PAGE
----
Although GM crops are seen by their advocates as a key component of the future of world agriculture and as part of the solution for world poverty and hunger, their uptake has not been smooth nor universal: they have been marred by controversy and all too commonly their regulation has been challenged as inadequate, even biased.
This book aims to understand these dynamics, examining the impacts of GM crops in diverse contexts and their potentials to contribute to sustainable agricultural futures. Part 1 draws on research from three global ‘rising powers’ – Brazil, India and Mexico – exploring the views of scientists, farmers and publics. Using a diverse array of ethnographic and qualitative methodologies, the book examines the dynamics that have underpinned the controversy in three diverse geo-political contexts, the manner in which dominant institutional framings have been closely aligned with the interests of powerful elites, and the multiple ways in which these have been resisted through local, symbolic and material practices. Part 2 comprises a series of short comment pieces from 11 leading social and natural scientists responding to the question of how to develop a policy framework for the responsible innovation of sustainable, culturally appropriate and socially just agricultural GM technologies.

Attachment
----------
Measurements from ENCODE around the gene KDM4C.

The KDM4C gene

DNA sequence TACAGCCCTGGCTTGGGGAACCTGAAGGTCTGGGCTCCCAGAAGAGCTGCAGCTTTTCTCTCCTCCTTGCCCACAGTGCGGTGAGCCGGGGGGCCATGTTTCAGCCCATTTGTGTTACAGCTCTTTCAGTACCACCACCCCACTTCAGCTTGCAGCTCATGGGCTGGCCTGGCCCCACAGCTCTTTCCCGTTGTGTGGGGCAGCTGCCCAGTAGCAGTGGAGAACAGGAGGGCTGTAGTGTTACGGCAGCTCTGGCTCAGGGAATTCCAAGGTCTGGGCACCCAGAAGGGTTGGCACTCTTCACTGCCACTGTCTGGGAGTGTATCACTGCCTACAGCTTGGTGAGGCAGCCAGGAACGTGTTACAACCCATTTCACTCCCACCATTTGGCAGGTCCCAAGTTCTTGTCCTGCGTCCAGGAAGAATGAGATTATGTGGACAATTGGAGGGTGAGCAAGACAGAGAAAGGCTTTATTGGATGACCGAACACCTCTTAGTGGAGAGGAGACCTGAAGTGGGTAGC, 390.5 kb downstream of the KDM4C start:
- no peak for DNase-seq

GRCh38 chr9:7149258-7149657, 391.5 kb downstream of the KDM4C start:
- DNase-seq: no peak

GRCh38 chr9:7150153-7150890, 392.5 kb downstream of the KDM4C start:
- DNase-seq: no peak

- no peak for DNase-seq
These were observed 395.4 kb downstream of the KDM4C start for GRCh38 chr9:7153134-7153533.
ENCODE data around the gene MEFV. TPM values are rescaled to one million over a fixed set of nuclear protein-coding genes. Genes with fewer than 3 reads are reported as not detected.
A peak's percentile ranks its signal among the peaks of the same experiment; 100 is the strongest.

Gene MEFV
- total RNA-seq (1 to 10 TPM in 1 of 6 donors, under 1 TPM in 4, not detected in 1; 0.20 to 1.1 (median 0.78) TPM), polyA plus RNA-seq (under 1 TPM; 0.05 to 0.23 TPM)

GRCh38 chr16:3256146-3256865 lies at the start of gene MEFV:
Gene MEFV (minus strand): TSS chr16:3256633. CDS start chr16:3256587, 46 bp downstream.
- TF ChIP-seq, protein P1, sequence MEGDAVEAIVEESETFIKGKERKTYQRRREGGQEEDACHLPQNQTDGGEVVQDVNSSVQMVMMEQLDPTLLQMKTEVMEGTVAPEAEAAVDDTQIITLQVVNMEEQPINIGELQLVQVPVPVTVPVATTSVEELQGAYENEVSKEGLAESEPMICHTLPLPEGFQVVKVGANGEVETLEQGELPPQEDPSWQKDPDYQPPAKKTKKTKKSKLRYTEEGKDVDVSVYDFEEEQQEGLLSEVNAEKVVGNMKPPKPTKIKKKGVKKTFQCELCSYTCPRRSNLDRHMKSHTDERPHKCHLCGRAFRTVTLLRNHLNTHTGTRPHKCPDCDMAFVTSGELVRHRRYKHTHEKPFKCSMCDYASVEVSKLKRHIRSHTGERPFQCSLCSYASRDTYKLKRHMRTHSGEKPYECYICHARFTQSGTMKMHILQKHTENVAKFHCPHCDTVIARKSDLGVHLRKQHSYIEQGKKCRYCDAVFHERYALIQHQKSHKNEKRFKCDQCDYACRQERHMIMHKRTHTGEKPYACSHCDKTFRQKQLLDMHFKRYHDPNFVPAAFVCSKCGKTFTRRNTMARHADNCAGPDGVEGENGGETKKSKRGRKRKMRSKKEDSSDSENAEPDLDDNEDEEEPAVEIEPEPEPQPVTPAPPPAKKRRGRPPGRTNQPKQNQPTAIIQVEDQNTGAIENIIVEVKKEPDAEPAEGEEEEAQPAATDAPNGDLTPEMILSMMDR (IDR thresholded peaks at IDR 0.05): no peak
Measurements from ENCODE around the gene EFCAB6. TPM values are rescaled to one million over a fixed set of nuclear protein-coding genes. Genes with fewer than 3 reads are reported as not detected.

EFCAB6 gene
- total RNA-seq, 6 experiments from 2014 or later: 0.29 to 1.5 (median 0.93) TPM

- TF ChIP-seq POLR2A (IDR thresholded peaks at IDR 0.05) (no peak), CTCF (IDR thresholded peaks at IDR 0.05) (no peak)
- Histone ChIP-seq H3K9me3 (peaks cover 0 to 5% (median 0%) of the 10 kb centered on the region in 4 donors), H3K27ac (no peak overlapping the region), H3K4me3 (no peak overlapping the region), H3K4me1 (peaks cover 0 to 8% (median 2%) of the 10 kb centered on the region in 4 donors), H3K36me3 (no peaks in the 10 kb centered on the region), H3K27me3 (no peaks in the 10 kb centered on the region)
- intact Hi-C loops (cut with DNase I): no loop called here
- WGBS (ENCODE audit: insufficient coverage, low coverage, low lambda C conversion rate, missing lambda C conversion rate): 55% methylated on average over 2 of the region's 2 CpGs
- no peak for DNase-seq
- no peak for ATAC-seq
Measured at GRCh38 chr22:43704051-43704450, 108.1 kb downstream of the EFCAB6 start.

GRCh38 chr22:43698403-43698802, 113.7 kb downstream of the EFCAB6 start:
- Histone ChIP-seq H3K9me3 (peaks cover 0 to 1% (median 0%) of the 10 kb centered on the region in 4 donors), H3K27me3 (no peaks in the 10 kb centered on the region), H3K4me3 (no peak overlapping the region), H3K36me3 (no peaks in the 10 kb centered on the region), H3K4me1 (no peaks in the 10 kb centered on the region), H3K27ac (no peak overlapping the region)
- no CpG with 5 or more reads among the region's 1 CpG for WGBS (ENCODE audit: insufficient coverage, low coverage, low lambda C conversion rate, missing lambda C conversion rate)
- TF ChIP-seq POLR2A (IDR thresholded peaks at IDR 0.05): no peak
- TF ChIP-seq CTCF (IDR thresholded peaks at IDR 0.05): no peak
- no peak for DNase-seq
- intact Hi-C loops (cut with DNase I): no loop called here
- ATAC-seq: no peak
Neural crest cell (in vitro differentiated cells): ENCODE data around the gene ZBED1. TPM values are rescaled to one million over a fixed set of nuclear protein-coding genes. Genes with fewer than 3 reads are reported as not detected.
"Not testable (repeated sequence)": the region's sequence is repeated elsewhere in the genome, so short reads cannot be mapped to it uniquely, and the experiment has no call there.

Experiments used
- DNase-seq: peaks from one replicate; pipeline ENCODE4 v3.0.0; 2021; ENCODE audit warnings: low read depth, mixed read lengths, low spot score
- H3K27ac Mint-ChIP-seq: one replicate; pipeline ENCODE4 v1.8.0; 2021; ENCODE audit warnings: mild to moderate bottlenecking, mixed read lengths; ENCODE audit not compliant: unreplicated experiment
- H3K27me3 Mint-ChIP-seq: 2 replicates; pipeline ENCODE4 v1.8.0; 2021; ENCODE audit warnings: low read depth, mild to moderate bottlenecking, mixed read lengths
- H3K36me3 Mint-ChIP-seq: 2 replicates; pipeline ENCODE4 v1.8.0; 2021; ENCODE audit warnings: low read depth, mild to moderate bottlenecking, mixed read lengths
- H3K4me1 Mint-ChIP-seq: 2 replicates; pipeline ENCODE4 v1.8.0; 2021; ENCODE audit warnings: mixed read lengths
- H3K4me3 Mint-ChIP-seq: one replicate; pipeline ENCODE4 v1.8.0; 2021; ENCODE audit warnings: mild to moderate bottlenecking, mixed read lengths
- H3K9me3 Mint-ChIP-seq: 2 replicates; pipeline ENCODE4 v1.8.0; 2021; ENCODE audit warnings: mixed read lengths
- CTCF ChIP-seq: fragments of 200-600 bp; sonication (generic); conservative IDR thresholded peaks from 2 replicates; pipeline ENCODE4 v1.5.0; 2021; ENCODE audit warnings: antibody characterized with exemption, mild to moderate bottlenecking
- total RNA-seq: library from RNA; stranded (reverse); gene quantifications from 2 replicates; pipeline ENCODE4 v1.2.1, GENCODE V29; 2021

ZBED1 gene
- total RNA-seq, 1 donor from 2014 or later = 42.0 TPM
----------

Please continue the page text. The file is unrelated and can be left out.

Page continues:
This innovative book offers new insights for researchers and postgraduates in Science and technology studies, Agro-ecology and Environmental Studies, Development studies, Anthropology, Human Geography, Sociology, Political Science, Public Administration, Latin American studies, and Asian studies.
Table of Contents